Putting Von Miller and the Broncos defense under a harsher light

How good really was the Denver Broncos defense last year, and how does that carry into 2012? Let’s put Von Miller and crew under a harsher light.

Peyton Manning’s two-interception stat line from Saturday betrays how much the returning legend will reinvigorate this offense. While there are legitimate concerns about his rusty arm and fused vertebrae, they actually draw attention away from the Denver Broncos’ bigger question mark.

Outside of an excellent set of bookend pass rushers with Elvis Dumervil and Miller, the Broncos defense provides myriad reasons for concern.

Brodrick Bunkley’s departure leaves a massive interior void and it’s hard to count on major instant contributions from rookie Derek Wolfe. Miller’s only entering his prime and figures to have full use of both hands this season, but future Hall of Famer Champ Bailey’s a mere mortal turning 34 and D.J. Williams will miss the first six games.

Denver’s 2011 defense was seared into the national consciousness by Miller’s mid-season reign of terror over veteran NFL right tackles and an ability to keep the score low during a Tim Tebow-quarterbacked six-game win streak.

But lost amongst this are lurking variables that point to a 2012 regression — and I’m not just referring to Denver’s impromptu run-heavy offense that reduced field-shortening turnovers and produced the game-shortening effect of limited snaps.

Denver finished 20th in total defense, 24th in points allowed, 19th in sacks and 28th in interceptions last season. The Broncos also lose defensive coordinator Dennis Allen to Oakland, who thought enough of the job Allen did with this defense to make him head coach.

What also likely disappears in 2012 is the incredibly fortunate quality of the opposing offenses Denver faces, with the coming schedule featuring the Steelers, Falcons, Texans, Patriots, Saints, Panthers and then division foe San Diego twice and other units with considerable potential. During that 2011 stretch where TV producers from ESPN and CBS fell in love with the Broncos, America got to view low-scoring slug-it-out string of games where Miller absolutely shined. The NFL Network Thursday night humiliation of Wayne Hunter and the Jets also comes to mind.

Miller should still be very good next year and was totally deserving of his 2011 NFL Defensive Rookie of the Year award, but let’s put that marauder’s run from Week 10 through Week 14 (minus Week 13 as Miller did not play) under a harsher light, where Miller compiled six of his 11.5 sacks in just four games and Denver’s defense allowed one touchdown in each contest.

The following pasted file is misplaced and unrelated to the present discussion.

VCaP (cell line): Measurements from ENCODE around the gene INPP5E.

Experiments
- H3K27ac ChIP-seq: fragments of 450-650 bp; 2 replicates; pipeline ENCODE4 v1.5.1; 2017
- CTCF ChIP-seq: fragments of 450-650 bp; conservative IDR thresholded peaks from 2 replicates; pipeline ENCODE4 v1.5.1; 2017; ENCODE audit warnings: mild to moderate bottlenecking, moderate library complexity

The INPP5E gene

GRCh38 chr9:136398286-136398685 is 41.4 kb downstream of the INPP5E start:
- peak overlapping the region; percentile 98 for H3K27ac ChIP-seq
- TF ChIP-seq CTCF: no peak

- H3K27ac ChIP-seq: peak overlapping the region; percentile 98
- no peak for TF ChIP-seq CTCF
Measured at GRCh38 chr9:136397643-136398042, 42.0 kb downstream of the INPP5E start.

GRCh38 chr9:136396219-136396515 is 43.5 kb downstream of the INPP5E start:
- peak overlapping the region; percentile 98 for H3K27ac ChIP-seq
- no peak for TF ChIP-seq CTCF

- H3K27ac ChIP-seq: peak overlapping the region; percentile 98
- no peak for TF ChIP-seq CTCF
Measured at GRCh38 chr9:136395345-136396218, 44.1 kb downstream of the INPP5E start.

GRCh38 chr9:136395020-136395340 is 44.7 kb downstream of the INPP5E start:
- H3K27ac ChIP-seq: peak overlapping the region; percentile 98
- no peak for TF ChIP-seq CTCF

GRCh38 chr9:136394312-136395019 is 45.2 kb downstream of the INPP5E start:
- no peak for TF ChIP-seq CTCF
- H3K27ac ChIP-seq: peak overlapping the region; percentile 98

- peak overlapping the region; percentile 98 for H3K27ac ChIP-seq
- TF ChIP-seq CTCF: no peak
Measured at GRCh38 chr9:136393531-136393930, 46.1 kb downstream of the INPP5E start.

Week: Opposing Team and total points, QB, starting RT (blocking Miller’s side), Miller QB sacks/hits/hurries (via Pro Football Focus).

Week 10: Chiefs 10, Matt Cassel, Barry Richardson, 1/2/3

Week 11: Jets 13, Mark Sanchez, Wayne Hunter, 2/2/3

Week 12: Chargers 13, Philip Rivers, Jeromey Clary, 1/2/5

Week 13: Invalidated as Miller DNP

Week 14: Bears 10, Caleb Hanie, Lance Louis, 1/1/2

Wow, I’ve just named arguably the four worst right tackles and three of the worst quarterbacks that were allowed to start last year. Then of course Rivers had the down year, which would’ve been a downright poor year if San Diego had not later plugged in Jared Gaither at left tackle, letting Rivers at least take a breath before having to release.

So this provides reasons for skepticism about Miller matching his peak rookie season production and also provides further indictment on the Denver defense as a whole, with Miller’s Week 13 DNP seeing them allow 32 points to an Adrian Peterson-less Minnesota offense.

There’s no certainty that Peyton Manning will create short field via turnovers less or even give it up fewer times — in 2011 Tebow had 1.1 turnovers per start on six picks and six fumbles lost for the season, while 2010 Manning had 1.1 turnovers per start on 16 picks and one fumble lost — but it’s safe to bet on Manning’s offense being far more up-tempo, pass-heavy, higher scoring and thus yielding more total snaps in each game.

The fantasy slant is that the Broncos Team Defense and IDP guys not named Dumervil or Miller aren’t all that appealing within the top 20 picks at their position.

It should also not shock anyone if Manning merely replicates last year’s 8-8 regular season, but those offense-inclined could find the Broncos much more fun to watch — partly because that defense has regression written all over it.

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